The good news is that once I realized that ordering Jager was now a good way to get carded (15 years ago now), I started casting about for a digestif that didn't suggest that I might also enjoy butterscotch-flavored schnapps, and thereby discovered Italian amari, notably Fernet Branca. Fernet is actually slightly more effective than Jager at settling an overstuffed stomach, and until rather recently in the States still retained the frisson of the exotic and unknown. It's an indispensable part of my bar.

        1. re: MC Slim JB

          "At Allen & Delancey, a well-heeled woman spooned bone marrow into her mouth. It was a nonchalant bar gesture, followed by a leisurely sip of a cocktail.
          This is a culinary sign of the times."

          "Still, Allen & Delancey boasts more than its share of meaty delights. Even if you're not an organ eater by nature ..."

          C,mon! Head to that bar and put the Jager to good use ...

          After a fewer Digglers, it becomes more than readily apparent that the competition's "Page Six" and her dining experiences serve as perfect inter-textual foils fit to weave a formidable, deconstructive embrace around the zeitgeist.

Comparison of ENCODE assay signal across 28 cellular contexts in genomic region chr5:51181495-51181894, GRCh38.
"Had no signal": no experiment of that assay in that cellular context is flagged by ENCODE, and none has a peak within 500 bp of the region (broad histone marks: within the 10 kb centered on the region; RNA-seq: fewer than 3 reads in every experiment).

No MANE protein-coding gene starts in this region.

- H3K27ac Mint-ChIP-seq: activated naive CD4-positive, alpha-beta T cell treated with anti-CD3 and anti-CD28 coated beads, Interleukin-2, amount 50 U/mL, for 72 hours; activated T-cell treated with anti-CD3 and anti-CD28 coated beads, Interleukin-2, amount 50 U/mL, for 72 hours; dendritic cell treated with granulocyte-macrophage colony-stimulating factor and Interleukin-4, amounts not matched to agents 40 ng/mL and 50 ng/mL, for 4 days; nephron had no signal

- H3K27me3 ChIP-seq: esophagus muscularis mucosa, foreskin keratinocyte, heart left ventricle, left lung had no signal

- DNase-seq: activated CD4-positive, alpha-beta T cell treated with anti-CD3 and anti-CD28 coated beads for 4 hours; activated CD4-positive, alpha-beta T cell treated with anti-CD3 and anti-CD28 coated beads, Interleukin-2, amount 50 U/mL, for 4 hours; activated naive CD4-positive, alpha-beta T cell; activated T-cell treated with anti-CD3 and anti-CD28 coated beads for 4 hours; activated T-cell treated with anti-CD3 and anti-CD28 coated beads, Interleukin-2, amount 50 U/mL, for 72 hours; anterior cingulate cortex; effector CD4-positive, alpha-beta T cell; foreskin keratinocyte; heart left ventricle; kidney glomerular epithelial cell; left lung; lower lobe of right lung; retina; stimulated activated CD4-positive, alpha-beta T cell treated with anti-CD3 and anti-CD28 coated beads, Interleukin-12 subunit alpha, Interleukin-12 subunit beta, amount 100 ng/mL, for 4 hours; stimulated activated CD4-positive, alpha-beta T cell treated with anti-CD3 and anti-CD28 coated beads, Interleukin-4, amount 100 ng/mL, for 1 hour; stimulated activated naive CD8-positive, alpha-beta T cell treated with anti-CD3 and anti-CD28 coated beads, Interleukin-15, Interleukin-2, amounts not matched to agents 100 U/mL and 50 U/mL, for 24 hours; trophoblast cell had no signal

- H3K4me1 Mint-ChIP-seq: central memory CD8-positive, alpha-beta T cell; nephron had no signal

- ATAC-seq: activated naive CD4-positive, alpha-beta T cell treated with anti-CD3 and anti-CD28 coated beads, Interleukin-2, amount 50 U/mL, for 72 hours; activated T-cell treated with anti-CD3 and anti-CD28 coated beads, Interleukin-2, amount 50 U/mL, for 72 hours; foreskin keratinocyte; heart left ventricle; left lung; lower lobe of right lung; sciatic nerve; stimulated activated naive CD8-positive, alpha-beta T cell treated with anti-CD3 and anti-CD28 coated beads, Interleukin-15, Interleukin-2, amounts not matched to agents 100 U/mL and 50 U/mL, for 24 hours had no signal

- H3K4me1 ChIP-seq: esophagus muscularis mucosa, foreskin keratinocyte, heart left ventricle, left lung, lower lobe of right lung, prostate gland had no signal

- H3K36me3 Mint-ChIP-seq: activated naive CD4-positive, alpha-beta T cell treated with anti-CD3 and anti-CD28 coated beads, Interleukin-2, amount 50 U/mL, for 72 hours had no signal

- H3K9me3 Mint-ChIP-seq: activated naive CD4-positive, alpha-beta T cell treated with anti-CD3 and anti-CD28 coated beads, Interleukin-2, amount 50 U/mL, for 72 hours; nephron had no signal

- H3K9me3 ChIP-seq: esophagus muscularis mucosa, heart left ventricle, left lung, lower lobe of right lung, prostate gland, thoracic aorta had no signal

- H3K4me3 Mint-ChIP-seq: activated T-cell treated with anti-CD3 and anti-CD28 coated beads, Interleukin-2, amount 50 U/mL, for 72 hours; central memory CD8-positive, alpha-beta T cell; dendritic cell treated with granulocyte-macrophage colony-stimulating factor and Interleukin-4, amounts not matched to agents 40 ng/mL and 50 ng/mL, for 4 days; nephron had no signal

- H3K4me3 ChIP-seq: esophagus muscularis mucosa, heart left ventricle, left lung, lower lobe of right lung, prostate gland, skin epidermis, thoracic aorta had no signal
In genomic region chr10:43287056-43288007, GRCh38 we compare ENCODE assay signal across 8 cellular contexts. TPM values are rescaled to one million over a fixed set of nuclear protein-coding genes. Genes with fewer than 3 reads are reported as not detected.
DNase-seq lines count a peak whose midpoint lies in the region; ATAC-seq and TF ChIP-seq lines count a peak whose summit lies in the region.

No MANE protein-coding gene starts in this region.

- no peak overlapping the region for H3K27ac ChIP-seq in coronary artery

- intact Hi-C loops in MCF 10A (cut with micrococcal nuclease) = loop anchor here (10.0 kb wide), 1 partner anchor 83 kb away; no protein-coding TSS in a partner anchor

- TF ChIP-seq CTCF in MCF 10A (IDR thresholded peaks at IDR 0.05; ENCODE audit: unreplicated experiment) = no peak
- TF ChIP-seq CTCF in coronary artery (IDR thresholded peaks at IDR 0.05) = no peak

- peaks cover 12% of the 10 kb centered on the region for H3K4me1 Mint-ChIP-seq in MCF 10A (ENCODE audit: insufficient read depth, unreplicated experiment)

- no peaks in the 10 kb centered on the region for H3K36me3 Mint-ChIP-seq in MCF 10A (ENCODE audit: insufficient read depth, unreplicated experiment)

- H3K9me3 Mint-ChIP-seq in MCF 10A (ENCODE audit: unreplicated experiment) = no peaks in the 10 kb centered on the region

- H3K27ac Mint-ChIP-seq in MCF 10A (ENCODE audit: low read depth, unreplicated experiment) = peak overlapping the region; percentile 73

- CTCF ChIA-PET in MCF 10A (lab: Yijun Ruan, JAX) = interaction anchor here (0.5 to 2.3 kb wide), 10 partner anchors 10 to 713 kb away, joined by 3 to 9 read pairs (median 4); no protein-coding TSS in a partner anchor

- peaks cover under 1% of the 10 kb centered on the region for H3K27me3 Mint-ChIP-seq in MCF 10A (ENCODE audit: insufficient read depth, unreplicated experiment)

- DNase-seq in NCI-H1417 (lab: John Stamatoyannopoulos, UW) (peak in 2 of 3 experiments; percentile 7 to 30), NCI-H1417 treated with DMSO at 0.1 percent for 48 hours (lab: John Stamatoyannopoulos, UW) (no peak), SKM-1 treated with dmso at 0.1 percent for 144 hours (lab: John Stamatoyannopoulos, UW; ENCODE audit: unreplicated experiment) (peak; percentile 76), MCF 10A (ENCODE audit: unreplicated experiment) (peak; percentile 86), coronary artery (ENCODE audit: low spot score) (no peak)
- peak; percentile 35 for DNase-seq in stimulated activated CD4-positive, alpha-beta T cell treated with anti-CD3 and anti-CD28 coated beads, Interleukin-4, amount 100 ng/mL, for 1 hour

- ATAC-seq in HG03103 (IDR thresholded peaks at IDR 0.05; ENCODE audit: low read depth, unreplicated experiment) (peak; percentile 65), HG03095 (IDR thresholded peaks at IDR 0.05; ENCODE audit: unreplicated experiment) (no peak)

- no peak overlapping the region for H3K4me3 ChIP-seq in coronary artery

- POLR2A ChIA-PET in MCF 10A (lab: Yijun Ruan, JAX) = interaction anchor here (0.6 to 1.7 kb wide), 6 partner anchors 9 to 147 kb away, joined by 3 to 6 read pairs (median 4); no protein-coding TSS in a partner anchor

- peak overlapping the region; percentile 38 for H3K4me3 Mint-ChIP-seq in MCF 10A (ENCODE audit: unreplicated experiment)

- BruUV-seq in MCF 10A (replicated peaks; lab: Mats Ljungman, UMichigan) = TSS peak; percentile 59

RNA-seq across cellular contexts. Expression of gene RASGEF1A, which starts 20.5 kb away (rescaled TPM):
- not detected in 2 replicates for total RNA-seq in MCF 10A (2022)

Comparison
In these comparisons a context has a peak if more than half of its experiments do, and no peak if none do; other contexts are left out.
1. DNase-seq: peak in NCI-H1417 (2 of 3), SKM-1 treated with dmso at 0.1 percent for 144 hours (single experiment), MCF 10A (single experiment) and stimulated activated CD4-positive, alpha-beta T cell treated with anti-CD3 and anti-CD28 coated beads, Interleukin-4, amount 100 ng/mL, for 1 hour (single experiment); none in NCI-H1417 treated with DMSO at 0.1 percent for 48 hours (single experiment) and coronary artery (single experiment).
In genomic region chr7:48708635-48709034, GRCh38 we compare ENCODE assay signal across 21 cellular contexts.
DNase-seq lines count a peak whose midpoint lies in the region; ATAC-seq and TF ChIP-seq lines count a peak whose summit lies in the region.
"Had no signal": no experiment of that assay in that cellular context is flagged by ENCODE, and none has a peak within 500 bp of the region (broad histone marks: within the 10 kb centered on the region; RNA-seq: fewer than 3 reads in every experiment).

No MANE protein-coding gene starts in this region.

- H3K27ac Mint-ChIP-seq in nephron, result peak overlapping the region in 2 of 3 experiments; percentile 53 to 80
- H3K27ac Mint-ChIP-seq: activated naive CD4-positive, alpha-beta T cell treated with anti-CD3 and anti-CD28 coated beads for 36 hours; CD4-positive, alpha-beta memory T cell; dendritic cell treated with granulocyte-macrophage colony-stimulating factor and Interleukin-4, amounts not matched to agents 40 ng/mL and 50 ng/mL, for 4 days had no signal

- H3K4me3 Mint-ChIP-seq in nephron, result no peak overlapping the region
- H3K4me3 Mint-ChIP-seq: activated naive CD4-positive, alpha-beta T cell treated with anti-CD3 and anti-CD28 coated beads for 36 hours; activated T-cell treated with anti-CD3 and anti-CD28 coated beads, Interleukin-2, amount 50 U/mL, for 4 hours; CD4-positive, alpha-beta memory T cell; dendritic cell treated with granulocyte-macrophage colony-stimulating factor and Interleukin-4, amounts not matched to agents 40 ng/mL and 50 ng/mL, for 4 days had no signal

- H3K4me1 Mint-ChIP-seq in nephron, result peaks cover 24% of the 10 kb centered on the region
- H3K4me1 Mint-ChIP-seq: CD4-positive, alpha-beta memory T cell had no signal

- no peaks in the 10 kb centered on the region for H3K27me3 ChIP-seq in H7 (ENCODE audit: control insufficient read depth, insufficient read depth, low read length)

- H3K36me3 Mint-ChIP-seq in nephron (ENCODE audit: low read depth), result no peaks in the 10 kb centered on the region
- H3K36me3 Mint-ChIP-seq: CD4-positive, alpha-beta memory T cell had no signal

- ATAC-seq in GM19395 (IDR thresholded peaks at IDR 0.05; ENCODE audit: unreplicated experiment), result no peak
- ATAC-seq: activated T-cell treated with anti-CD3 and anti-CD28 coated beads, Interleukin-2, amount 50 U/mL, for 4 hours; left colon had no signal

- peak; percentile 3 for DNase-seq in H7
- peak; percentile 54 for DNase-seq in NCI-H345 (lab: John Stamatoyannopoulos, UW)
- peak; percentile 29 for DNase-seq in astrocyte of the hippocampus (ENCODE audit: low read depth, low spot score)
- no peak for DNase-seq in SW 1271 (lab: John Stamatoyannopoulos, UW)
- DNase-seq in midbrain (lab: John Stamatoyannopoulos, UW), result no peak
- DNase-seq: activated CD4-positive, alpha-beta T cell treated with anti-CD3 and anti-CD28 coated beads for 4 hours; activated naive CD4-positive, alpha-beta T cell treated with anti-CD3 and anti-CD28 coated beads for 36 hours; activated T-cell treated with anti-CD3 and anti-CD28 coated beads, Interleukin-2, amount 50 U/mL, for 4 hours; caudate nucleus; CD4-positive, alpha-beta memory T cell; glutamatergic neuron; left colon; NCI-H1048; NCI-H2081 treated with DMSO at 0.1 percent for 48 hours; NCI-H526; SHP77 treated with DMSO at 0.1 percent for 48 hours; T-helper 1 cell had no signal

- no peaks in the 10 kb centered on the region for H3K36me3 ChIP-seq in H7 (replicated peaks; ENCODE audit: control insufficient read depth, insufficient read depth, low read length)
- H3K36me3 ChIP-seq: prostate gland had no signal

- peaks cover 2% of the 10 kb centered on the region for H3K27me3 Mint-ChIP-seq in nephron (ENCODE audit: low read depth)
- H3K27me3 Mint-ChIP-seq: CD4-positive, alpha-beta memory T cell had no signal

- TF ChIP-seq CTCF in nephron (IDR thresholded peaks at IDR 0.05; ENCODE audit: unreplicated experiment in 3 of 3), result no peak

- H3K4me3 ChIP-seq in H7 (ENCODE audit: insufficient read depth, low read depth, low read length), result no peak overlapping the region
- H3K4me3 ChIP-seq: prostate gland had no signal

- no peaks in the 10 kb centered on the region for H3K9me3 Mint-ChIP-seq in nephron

Ensconced! A pioneering culinary grammatologist.

      2. re: MC Slim JB

        Restaurant Girl is the worst writer with a job I've ever read. You are correct, every sentence is torture- the girl doesn't even understand basic grammar.

      3. No, you're not. I'm an editor and freelance writer, and even though I work in the beauty industry, it's a universal "EWWW" when writers try to use bizarre words they've found in the thesaurus as descriptive commentary on a subject.

        My most-hated food description is "UNCTUOUS" and if I hear it too many more times, I may exsanguinate myself. Ugh.

        7 Replies
        1. re: shelleykelly

          It is funny how for you “unctuous” is a word to be despised when it comes to food writing. For me that word sounds like what it means. I was going to say that to me it feels onomatopoetically correct but I wouldn’t want you to slit your wrists over something I typed.

          Most hated food descriptors? “Yummy” or even worse, “nummy,” both of which make me feel a little sick.

          1. re: shelleykelly

            Unctuous is used best when describing a wine. If someone used that word to describe food, since unctuous means 'oily', I wouldn't find it very appetizing.

            1. re: cooknKate

              I agree with you, I don't find anything appealing about something described as 'unctuous.' I think people mistakenly use 'unctuous' when they might actually mean 'sumptuous.' They sound very similar.

              1. re: cooknKate